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Coming into Focus: Sudanese Women Writers

December 2020

Image: Yasmeen Abdullah, “The Butterfly Effect.” By arrangement with the artist.

Image: Yasmeen Abdullah, “The Butterfly Effect.” By arrangement with the artist.

Only a small percentage of the literature published in Sudan is written by women, and even less finds its way into English. This month we’re taking a step toward addressing that imbalance by presenting excerpts from five novels by female Sudanese writers. Four of these writers make their English-language debuts here; all five offer compelling portraits of contemporary Sudanese society. Amna al-Fadl interprets a journalist’s recurring dream. Rania Mamoun sees a routine morning disrupted by sudden violence. Zeinab Belail observes a liminal street with a life of its own. Ann El Safi pens a tale of lifelong, and unrequited, devotion. And Sara Al-Jack tracks a young woman obsessed with a mysterious book. Guest editor Sawad Hussain provides an illuminating introduction.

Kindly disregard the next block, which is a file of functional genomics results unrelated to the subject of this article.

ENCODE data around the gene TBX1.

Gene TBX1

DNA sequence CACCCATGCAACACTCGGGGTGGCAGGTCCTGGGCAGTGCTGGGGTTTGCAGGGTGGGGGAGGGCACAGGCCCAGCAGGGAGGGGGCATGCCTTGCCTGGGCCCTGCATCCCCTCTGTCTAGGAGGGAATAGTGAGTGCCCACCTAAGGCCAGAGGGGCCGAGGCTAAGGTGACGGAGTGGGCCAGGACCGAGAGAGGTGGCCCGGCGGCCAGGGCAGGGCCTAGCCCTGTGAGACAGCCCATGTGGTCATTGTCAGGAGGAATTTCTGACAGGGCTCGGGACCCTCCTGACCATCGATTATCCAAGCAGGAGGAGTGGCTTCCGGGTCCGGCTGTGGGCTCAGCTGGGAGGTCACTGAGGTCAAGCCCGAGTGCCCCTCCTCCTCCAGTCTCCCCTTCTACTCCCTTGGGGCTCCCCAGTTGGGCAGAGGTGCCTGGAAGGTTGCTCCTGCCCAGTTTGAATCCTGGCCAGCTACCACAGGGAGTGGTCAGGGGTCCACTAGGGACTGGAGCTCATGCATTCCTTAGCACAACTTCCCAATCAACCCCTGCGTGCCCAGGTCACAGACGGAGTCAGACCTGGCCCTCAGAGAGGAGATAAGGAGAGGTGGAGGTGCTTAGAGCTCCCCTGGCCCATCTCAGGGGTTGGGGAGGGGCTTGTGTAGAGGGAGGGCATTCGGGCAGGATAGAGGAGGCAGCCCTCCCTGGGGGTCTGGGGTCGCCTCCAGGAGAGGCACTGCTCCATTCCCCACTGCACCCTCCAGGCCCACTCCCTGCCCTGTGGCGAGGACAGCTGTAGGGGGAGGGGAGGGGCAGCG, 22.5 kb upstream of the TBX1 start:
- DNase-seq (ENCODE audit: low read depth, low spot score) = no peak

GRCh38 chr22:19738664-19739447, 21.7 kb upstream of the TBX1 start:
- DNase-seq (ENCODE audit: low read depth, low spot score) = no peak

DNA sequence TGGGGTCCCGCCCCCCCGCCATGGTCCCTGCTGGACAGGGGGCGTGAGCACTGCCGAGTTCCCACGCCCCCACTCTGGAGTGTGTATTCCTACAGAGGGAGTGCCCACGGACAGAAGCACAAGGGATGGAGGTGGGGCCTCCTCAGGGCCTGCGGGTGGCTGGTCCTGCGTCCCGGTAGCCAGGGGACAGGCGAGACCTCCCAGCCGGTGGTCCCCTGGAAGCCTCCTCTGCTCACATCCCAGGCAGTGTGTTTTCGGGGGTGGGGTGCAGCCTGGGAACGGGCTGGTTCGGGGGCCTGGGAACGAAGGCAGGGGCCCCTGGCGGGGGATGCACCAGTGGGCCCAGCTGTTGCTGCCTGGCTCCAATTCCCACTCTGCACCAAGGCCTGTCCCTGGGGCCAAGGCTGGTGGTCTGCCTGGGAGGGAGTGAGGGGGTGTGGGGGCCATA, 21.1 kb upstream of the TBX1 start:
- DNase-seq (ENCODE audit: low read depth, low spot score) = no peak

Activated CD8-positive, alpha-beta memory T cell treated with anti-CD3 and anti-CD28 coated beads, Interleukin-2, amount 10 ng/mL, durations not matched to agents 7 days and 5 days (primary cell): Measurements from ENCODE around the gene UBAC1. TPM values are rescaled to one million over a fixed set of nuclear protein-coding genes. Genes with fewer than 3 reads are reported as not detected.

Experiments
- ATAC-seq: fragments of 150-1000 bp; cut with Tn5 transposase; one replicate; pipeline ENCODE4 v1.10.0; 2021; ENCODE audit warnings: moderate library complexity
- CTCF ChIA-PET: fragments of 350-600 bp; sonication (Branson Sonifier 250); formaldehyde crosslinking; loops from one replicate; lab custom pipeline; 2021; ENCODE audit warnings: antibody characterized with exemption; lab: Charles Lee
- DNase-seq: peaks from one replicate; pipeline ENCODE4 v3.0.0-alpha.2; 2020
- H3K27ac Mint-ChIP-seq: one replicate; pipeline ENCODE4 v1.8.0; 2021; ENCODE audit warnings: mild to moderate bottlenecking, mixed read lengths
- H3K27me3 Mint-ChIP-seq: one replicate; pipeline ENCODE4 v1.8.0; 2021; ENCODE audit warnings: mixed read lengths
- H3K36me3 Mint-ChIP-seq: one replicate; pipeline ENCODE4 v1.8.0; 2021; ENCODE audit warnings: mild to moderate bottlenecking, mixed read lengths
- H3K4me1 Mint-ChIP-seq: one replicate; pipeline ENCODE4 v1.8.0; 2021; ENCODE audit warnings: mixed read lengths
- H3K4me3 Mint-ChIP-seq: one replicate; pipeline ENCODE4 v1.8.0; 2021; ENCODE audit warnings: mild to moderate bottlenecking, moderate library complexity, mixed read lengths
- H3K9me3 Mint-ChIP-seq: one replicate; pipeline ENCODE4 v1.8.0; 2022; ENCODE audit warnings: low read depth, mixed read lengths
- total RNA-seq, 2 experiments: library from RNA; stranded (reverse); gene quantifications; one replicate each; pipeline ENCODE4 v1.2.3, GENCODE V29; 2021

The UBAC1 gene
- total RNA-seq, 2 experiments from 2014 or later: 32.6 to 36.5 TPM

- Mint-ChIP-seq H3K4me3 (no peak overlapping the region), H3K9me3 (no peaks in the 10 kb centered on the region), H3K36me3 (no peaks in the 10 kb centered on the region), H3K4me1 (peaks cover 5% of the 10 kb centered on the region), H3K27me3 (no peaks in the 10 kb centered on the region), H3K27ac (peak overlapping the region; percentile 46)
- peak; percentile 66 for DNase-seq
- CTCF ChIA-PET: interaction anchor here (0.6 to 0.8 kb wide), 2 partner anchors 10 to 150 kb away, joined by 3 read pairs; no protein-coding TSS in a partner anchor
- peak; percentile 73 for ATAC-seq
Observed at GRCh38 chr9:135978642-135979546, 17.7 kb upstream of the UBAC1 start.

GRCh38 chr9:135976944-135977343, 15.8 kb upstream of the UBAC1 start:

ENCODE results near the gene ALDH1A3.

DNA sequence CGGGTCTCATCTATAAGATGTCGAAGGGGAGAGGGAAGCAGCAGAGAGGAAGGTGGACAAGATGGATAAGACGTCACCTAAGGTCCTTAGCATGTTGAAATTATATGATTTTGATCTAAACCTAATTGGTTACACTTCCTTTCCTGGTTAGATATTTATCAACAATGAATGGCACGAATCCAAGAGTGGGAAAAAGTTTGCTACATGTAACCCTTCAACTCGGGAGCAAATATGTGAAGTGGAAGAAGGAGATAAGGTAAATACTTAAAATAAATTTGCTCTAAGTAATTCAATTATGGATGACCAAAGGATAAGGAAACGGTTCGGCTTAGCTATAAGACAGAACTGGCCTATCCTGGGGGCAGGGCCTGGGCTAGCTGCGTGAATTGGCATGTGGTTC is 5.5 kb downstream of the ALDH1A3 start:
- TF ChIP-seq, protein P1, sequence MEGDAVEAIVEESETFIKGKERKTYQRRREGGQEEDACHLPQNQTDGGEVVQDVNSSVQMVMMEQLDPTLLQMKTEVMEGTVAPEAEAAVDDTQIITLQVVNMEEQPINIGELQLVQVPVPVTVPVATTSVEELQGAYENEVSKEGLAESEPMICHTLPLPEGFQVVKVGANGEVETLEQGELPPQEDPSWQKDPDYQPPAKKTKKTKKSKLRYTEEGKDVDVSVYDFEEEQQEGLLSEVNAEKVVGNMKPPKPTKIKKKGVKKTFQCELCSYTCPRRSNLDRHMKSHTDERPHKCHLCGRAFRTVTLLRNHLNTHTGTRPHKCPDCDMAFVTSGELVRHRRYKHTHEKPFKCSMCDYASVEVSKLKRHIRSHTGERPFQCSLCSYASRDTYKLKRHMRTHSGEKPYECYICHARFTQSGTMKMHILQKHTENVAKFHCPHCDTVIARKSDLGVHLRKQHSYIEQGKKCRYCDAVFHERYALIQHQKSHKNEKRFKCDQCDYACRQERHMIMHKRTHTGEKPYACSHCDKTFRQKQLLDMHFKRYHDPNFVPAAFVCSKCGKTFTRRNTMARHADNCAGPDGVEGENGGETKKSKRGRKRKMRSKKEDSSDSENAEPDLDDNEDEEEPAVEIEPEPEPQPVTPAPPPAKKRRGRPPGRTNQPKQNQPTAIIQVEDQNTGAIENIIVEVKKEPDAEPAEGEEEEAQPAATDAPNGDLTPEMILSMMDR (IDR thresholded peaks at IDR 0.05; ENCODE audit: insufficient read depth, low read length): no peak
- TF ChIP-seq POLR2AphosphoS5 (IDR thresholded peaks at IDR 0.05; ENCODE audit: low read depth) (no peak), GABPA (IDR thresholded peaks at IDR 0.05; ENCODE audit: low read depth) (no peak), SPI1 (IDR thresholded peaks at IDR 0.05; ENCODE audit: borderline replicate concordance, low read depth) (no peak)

Aperture: Sudanese Female Novelists Coming into Focus
By Sawad Hussain
Is there some sort of double marginalization at play?
At the Coffee Shop
By Rania Mamoun
This man must be high on something, I thought.
Translated from Arabic by Nesrin Amin
Al-Nar Street
By Zeinab Belail
Women are forbidden from setting foot in the swamp.
Translated from Arabic by Nesrin Amin
Freedom of Flight
By Ann El Safi
She is a woman I have watched for many years, and for as many years she has been unaware of me.
Translated from Arabic by Nariman Youssef
Basma’s Dream
By Amna al-Fadl
She hovers overhead, aimless, surrendering herself to fate.
Translated from Arabic by Katherine Van de Vate
The Birth of the Spirit
By Sara Al-Jack
I didn’t go to the dorms as I had planned; my feet led me to the river.
Translated from Arabic by Yasmine Zohdi